The governor was at Fort Niagara in Youngstown to announce the funding for Niagara and Orleans. The state is paying 95 percent of the costs, with the local governments chipping in percent.

Those projects include:

Orleans County

Wastewater Infrastructure for Kendall and Hamlin, $9,053,000

This project will disconnect homes from the septic systems and connect them to a wastewater system. A privately owned facility (located at Troutburg in the Town of Kendall) will be turned over to the Town of Kendall, and approximately 125 residences in the towns of Hamlin and Kendall will be connected to the facility.

The project will solve the problems for lakeside residences with septic issues west of West Kendall Drive, including along Lomond Shore West, Edrose Shore, Knapp Shore, Thompson Drive, and near Lakeland Beach Road and Bald Eagle Drive in the Town of Kendall, plus residences near Beachwood Park Road in the Town of Hamlin. This project will connect these areas to a sanitary sewer and convey wastewater to a treatment facility.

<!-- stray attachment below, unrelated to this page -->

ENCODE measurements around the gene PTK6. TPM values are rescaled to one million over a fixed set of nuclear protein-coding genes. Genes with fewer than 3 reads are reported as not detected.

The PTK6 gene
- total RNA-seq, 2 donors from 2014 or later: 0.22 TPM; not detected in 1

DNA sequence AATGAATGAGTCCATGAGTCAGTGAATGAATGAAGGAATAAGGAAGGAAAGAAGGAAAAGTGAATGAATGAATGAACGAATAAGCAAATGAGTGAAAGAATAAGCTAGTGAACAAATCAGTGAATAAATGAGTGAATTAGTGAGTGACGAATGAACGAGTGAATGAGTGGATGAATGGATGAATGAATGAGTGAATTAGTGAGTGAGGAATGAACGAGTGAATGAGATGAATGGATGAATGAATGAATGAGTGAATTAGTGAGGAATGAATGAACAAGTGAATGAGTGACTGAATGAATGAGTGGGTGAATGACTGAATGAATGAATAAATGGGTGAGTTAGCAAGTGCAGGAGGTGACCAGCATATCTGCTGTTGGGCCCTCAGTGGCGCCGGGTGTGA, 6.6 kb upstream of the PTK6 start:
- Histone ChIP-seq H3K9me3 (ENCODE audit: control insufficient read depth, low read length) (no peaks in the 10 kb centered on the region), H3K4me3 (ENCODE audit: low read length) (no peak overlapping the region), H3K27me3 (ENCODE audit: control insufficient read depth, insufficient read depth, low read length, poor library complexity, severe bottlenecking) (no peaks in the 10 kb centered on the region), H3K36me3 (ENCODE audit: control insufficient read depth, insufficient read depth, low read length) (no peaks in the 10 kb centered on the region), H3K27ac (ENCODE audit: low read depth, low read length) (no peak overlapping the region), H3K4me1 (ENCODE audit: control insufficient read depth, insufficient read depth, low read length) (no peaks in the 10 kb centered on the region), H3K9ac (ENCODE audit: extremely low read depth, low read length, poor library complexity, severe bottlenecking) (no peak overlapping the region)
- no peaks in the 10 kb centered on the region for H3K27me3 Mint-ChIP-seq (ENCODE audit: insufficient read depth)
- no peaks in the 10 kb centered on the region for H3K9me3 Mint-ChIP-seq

Yates Town Park and Expansion in Yates, $2,531,000

The Yates Town Park is located off Morrison Road, northeast of the Village of Lyndonville.

The Town of Yates proposes to expand the town park with enhanced recreational and water access opportunities. This project seeks to further enhance the park’s environmental resiliency, protect and expand its natural and nature-based features, and increase public access to the area’s recreational resources.

Proposed mitigation measures in the project will consist of: